To answer your question straight off the bat: Yes, of course I'm panicking.
A mere three days into the 2010 baseball season, my Fantasy team has proven as ill-conceived as the last four Kardashians. My guys lack power, patience, speed, winning-ness, run-driving-in-itude and bat-missability. Their uniforms are devoid of grass stains; they don't slide headfirst into first base or exchange enthusiastic fist-bumps with their teammates after a successful bunt.
Say whatever you want about not reacting to small sample sizes, about having the patience and decency to wait at least 75 at-bats or 25 innings before starting to form a morsel of an opinion. But if I don't fix my team now, I'll regret it later. And so, with a tinkerer's attention to detail and the patience of a substitute teacher, here are the moves I plan to make in order to salvage my season.
|Starting 0 for 12? Mark Teixeira has played his way onto Team Dobrow's virtual bench. (Getty Images)|
At the same time, don't sleep on Casey Kotchman, who drove in four runs on opening day -- twice as many as Teixeira has plated all season. Do I have to draw you a diagram?
Perhaps Jones and Kotchman have been snatched up in your league by an equally plugged-in owner. If that's the case, you could always grab one of the guys I've dubbed the "Lineup Twins." There's Daric Barton, whose three opening-day walks in the two-hole would've paid off runs-wise if the A's employed able hitters in slots three through six. Up in Flushing, Mike Jacobs is batting cleanup, one spot ahead of Jason Bay. This means that he's one better, as I understand it.
Still, I think my offensive salve can mostly be found on the West Coast -- specifically, in San Francisco, where the Giants are averaging a hearty six runs per game. The last time Edgar Renteria notched five hits in a game, as he did on Wednesday, was in 2007. That's the same year he batted .332 -- or nearly .230 points more than the paltry average notched by my shortstop draftee, Elvis Andrus. The guy hasn't stolen a base yet, and it's already Thursday afternoon. Elvis has left my building!!!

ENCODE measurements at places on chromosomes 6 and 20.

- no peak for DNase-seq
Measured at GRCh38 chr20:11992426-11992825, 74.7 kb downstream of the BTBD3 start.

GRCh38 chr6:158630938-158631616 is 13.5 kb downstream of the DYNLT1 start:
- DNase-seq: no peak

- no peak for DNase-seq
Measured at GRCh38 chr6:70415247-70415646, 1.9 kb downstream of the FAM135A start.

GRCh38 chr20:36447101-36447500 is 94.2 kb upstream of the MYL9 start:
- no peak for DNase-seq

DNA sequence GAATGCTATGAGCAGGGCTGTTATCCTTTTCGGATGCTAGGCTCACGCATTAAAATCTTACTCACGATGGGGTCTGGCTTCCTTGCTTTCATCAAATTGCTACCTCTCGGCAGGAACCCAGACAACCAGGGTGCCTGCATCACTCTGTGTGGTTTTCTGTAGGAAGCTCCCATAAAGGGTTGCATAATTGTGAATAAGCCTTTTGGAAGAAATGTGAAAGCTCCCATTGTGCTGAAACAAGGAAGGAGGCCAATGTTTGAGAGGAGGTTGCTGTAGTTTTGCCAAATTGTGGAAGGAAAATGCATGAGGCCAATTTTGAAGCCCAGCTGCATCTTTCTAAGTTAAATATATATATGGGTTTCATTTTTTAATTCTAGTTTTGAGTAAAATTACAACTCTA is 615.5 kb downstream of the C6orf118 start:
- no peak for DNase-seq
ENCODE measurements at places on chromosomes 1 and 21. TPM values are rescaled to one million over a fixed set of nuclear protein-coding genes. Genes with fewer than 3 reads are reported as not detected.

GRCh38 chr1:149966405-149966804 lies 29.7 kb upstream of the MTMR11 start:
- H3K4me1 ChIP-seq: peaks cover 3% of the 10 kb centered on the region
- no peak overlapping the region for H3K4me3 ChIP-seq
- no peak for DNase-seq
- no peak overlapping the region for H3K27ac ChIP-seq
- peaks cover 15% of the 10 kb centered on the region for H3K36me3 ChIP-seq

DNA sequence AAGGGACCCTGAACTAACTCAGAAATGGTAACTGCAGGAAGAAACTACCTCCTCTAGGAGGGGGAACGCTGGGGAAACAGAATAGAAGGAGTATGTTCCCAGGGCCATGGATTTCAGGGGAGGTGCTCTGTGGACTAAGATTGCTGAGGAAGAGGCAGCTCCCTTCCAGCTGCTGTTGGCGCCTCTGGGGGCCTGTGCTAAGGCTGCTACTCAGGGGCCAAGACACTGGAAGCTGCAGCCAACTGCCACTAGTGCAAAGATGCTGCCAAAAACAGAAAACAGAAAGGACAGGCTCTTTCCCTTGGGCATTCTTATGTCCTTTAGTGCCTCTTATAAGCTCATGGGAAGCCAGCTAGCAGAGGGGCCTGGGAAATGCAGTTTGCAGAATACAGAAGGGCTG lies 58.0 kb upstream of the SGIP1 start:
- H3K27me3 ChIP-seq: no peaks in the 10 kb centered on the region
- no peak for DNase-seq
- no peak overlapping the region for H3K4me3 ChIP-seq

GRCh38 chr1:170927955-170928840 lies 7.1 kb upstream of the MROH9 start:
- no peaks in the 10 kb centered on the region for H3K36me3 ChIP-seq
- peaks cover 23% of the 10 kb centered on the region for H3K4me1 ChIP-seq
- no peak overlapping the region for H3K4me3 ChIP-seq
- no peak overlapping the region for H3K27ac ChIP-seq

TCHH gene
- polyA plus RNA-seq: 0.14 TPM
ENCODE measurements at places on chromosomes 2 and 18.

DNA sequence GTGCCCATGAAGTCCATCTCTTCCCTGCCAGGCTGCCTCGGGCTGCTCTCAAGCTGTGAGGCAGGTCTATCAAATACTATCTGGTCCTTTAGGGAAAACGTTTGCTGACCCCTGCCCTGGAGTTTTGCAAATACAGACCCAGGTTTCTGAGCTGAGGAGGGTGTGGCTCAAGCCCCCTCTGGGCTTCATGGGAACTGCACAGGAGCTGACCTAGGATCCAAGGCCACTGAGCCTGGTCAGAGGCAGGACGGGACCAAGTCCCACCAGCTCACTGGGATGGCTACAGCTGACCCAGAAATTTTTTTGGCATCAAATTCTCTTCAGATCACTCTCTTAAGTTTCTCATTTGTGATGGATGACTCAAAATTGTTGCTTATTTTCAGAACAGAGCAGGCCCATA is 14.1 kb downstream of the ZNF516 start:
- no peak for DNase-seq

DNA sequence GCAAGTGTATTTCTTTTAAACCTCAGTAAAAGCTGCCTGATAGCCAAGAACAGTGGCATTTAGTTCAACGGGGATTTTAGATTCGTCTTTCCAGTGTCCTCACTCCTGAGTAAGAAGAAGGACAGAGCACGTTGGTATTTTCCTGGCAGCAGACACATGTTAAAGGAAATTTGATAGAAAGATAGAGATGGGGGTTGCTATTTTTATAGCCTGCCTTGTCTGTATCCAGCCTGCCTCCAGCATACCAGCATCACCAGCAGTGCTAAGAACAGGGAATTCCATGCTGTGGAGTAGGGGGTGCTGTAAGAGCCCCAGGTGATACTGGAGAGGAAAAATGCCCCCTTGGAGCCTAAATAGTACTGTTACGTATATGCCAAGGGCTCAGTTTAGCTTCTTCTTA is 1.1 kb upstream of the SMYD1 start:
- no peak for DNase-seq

I love the power exhibited by Mark DeRosa against the howitzer-armed Astros staff, but what I really love is his multi-position eligibility. This liberates me to drop my starters at third base (the flatlining Alex Rodriguez, almost certainly hobbled by an as-yet-unannounced complication from last year's hip surgery), left field (Jason Kubel, whose night-three benching tells us everything we need to know about his work ethic and nothing at all about the Twinkies' desire to defrost Jim Thome) or right field (Brad Hawpe, who has been sitting on a single extra-base hit since the start of the month).
DeRosa is the Swiss Army Knife of fantasy baseball. His multi-position moxie will allow me to find room on my roster for the pitch-recognition mastery of Carlos Gomez, whose first-game home run is a sign of things to come, not unlike the 95-degree temperatures in the Northeast on April 7.
Meanwhile, after dropping Shane Victorino -- with his .421 OPS, he has brought great shame to his homeland of Hawaii and quite possibly impacted its attractiveness as a tourist destination -- I filled the center-field void with Vernon Wells, whose four first-week home runs lead me to believe that his sluggish 2004, 2005, 2007, 2008 and 2009 seasons were a fluke. If power were power tools, Wells would be a powerful power sander. The $107 million left on his contract now looks like a bargain, even if he doesn't have much protection in the lineup or play in a home stadium the size of a shot glass.
Wells' career revival stands in stark contrast to the current plights of LD staff aces Josh Beckett and CC Sabathia, both of whom showed signs on opening night of having been corrupted by their big-dollar deals. Now that they have the financial means to stock up on Faberge eggs and pie, Beckett and Sabathia have clearly chosen to concentrate on off-the-field pursuits (scowl modeling for the former, tattoo consulting for the latter). This is a shame, given the promise they once flashed afield.
Good thing I had the sense to back them up with a trio of aces: Shaun Marcum, who danced with Destiny -- the no-hitter kind, not the stripper one -- during his first 2010 start; Carl Pavano, whose Wednesday outing included neither walk nor innocently incurred catastrophic ligament injury; and Bronson "Brandon" Arroyo, he of the eight innings of one-run ball against a Cardinals lineup minus three of its regulars. Try replacing that in your lineup, or in your heart. And how about my boy Chris Young, whose fastball has returned following a three-year religious mission in East Timor?
Happily, I'm equally bulletproof in the bullpen, despite the struggles of one Mike Gonzalez (a lefty lawnmower allowing a big hit to a lefty hitter? For shame!). How, you ask? Two words: Trevor and Hoffman. Moments before I grabbed him off the wire, he made Carlos Gonzalez (Mike's younger brother, I think) look silly with a curveball, the first he had thrown since 1998.
In the wake of that little masterpiece of mound artistry, I now know you can teach an old dog new tricks. Thank you, Trevor, for making me believe again.